It’s all go in the BlackBerry ‘world’ – quite literally. The phone company recently hosted their BlackBerry World 2011 conference – and in the process unveiled plans for a whole smorgasbord of new smartphones, apps and software.
This summer should see the release of a new batch of BlackBerry smartphones – the BlackBerry Bold 9900/9930. They’re purported to be the slimmest BlackBerry phones yet – and the most powerful too. They will feature a 1.2Ghz processor, 8Gb memory and the BlackBerry 7 OS but it seems like they’re be even more snug fit into your pocket. They still keep the classic BlackBerry keyboard layout so you can QWERTY away to your heart’s content.
If buttons isn’t your thing and you’re all about the touch screen, then users of the BlackBerry PlayBook – their attempt at tablets – are in for a bit of an app treat. The brainy boffins at manufacturers Research In Motion have devised a Facebook application ready made for the PlayBook, which is due out this month. It’s said to be optimized for its 7” screen and features the basic Facebook social networking functions.
They’ve also announced the PlayBook Video Chat application, allowing the tablet users to engage in video chats with other PlayBookers over a wi-fi connection. They claim that a ‘Video Chat call is the next best thing to being there’, and who’s to disagree? It remains to be seen if it will match the bravado of Apple’s FaceTime however, but it is surely worth a shot.
Darlings of the corporate world, Research in Motion made their first foray into the tablet wars with the Blackberry PlayBook. Tech journalists the world over breathed a sigh of relief that the rumoured name “BlackPad” hadn’t been used. Even more surprising, after a slew of quite disappointing “me too” Android tablets (and the Blackberry Torch) was that it actually looks quite good.
How so? Well for one thing it won’t be running a poorly modified phone or desktop OS like some of its more rushed rivals (you know who you are) and will instead be powered by Blackberry Tablet OS, which was developed by QNX, a bolt-on acquisition to the Research in Motion team. RIM were keen to mention the multimedia and gaming power this platform provided – amazing when you consider the no-nonsense attitude that drives their phone platform, although they were also keen to describe the PlayBook as “the first professional tablet.”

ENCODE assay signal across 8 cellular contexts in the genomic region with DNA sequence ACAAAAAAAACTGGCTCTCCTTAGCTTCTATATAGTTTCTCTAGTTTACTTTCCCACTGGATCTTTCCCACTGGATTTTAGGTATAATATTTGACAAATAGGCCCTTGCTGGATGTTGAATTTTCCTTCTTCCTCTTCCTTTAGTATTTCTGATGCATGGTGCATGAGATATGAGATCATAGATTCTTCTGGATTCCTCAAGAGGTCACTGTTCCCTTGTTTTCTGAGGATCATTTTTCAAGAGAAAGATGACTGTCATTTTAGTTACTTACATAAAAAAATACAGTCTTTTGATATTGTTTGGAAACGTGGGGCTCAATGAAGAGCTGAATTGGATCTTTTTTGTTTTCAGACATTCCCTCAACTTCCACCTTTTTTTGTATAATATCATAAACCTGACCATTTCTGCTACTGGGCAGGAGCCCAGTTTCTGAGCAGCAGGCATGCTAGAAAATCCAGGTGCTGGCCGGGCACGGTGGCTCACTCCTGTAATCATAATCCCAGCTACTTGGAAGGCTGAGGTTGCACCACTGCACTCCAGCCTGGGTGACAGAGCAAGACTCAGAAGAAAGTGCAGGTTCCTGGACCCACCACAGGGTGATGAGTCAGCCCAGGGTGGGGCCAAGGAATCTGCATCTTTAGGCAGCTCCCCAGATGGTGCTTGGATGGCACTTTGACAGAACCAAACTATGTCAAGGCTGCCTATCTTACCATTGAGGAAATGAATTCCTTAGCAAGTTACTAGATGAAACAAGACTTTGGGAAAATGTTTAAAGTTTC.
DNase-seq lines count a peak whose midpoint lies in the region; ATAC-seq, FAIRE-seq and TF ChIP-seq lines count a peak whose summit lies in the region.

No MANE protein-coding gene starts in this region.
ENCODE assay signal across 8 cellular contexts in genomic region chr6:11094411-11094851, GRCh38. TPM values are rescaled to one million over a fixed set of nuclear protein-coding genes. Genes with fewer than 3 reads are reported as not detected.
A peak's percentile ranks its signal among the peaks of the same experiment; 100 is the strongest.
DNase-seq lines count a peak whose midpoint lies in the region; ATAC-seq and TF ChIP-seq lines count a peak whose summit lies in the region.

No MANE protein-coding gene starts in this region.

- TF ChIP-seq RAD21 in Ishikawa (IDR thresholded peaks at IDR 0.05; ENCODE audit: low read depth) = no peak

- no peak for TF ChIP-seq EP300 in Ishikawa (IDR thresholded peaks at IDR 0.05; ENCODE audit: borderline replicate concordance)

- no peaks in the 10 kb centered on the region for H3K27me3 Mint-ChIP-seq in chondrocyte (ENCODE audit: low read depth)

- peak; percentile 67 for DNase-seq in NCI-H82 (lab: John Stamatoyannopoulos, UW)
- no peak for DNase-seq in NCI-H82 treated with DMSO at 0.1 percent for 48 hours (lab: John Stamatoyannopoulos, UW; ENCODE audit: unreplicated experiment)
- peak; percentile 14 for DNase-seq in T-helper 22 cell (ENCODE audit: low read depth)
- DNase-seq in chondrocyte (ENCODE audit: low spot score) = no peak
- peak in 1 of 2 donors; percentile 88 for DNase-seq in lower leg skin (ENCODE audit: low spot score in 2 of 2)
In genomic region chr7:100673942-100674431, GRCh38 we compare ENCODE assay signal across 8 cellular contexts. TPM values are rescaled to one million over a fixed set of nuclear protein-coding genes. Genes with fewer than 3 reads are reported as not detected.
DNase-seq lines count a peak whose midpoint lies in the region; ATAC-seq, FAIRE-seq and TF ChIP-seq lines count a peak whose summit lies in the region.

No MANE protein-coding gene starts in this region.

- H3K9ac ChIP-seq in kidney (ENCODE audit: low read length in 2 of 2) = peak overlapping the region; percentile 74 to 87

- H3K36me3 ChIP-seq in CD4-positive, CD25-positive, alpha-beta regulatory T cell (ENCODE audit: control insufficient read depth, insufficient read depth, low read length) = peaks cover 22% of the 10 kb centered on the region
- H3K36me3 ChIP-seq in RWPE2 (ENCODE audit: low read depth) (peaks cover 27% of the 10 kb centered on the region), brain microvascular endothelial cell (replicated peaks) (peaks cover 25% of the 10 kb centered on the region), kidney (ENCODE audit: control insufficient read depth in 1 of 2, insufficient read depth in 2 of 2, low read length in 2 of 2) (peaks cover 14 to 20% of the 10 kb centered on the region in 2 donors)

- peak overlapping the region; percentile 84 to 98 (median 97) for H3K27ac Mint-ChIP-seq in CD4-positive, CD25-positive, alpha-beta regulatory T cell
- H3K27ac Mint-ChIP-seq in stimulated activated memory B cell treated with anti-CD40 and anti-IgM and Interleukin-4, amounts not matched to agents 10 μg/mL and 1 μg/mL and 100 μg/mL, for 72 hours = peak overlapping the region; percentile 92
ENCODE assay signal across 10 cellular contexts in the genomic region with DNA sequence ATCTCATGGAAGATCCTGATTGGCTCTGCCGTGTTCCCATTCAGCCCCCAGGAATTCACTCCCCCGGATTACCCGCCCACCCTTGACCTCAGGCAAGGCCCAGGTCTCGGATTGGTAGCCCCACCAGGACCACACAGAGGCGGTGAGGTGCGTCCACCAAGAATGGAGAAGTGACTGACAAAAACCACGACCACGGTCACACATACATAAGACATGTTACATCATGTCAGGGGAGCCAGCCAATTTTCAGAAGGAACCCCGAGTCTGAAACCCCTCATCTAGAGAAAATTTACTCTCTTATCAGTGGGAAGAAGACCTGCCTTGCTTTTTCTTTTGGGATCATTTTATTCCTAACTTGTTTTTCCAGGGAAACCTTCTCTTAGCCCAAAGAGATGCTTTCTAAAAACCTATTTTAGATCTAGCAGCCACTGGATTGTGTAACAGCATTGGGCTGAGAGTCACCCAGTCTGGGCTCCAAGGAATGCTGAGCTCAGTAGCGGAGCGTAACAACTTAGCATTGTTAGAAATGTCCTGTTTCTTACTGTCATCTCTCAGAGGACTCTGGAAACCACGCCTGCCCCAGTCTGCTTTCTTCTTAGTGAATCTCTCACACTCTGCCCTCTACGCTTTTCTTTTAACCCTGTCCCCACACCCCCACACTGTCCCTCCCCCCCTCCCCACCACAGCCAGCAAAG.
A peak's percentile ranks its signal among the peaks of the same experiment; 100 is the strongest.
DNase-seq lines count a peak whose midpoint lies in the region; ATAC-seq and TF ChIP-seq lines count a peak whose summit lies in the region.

Fulltime iPad haters will find a lot to like. It handles Flash 10.1 so it will be interesting to see how its performance holds up for gaming and multimedia. Developers will also be able to create apps using Adobe Air.
At 7 inches it is smaller that the iPad, albeit with a pixel dense 1024 x 600 capacitive multitouch display. “Every device I own must have a camera! Does it have a camera?” you cry. Yes, yes it does – two in fact with a front facing 3 megapixel camera and a 5 mega pixel rear one, including video conferencing.
Other conspicuous iPad absentees such as multi-tasking, 1080p support or a built-in HDMI out are all present and correct in the PlayBook, courtesy of the Cortex A9 dual core 1GHz CPU, backed up with 1GB of RAM.
The PlayBook has a symbiotic relationship with its phone-based cousins so smooth synching of data is promised and apparently you can tether your phone’s data connection to the Playbook.
The only thing the PlayBook seems to lack is a firm launch date and any inkling of a price. I’ve played with most of the tablets on offer and I’m writing this on an iPad, but the Playbook (along with the Samsung Galaxy Tab) seems like a definite contender in the tablet wars.